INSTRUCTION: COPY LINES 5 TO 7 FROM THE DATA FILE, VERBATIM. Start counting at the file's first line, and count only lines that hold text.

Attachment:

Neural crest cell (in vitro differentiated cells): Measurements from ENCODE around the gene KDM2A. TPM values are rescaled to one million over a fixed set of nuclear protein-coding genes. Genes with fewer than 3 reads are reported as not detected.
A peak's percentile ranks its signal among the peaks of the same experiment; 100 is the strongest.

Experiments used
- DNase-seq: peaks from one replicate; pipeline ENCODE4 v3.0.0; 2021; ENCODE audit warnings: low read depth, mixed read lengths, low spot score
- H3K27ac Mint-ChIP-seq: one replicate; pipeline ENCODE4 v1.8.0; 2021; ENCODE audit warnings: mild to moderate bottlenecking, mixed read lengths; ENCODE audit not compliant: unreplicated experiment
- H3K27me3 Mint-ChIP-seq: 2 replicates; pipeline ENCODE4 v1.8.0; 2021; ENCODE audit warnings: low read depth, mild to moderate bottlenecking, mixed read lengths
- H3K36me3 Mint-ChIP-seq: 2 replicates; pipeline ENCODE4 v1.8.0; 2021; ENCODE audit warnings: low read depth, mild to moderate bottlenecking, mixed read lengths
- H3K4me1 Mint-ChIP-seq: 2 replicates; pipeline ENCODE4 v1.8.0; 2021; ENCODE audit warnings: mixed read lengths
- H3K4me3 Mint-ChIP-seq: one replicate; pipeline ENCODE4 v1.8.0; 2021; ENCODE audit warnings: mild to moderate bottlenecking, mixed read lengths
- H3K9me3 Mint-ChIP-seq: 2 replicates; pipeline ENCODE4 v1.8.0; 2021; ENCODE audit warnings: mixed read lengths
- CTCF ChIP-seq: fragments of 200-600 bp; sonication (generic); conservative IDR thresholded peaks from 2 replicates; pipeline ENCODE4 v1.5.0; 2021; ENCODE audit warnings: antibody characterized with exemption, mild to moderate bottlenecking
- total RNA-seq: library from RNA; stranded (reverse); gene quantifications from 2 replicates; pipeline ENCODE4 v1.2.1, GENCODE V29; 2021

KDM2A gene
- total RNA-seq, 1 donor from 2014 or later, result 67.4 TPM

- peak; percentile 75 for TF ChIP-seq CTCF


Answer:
- H3K27ac Mint-ChIP-seq: one replicate; pipeline ENCODE4 v1.8.0; 2021; ENCODE audit warnings: mild to moderate bottlenecking, mixed read lengths; ENCODE audit not compliant: unreplicated experiment
- H3K27me3 Mint-ChIP-seq: 2 replicates; pipeline ENCODE4 v1.8.0; 2021; ENCODE audit warnings: low read depth, mild to moderate bottlenecking, mixed read lengths
- H3K36me3 Mint-ChIP-seq: 2 replicates; pipeline ENCODE4 v1.8.0; 2021; ENCODE audit warnings: low read depth, mild to moderate bottlenecking, mixed read lengths